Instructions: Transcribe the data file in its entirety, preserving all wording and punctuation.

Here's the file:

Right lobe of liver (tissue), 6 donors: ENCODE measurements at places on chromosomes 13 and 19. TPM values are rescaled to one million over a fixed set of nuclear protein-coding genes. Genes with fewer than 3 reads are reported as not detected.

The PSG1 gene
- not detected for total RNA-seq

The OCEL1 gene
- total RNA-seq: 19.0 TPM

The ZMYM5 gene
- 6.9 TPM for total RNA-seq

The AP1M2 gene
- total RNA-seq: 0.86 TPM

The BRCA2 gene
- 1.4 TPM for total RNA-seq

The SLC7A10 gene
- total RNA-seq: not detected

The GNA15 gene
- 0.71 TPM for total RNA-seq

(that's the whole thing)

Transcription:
Right lobe of liver (tissue), 6 donors: ENCODE measurements at places on chromosomes 13 and 19. TPM values are rescaled to one million over a fixed set of nuclear protein-coding genes. Genes with fewer than 3 reads are reported as not detected.

The PSG1 gene
- not detected for total RNA-seq

The OCEL1 gene
- total RNA-seq: 19.0 TPM

The ZMYM5 gene
- 6.9 TPM for total RNA-seq

The AP1M2 gene
- total RNA-seq: 0.86 TPM

The BRCA2 gene
- 1.4 TPM for total RNA-seq

The SLC7A10 gene
- total RNA-seq: not detected

The GNA15 gene
- 0.71 TPM for total RNA-seq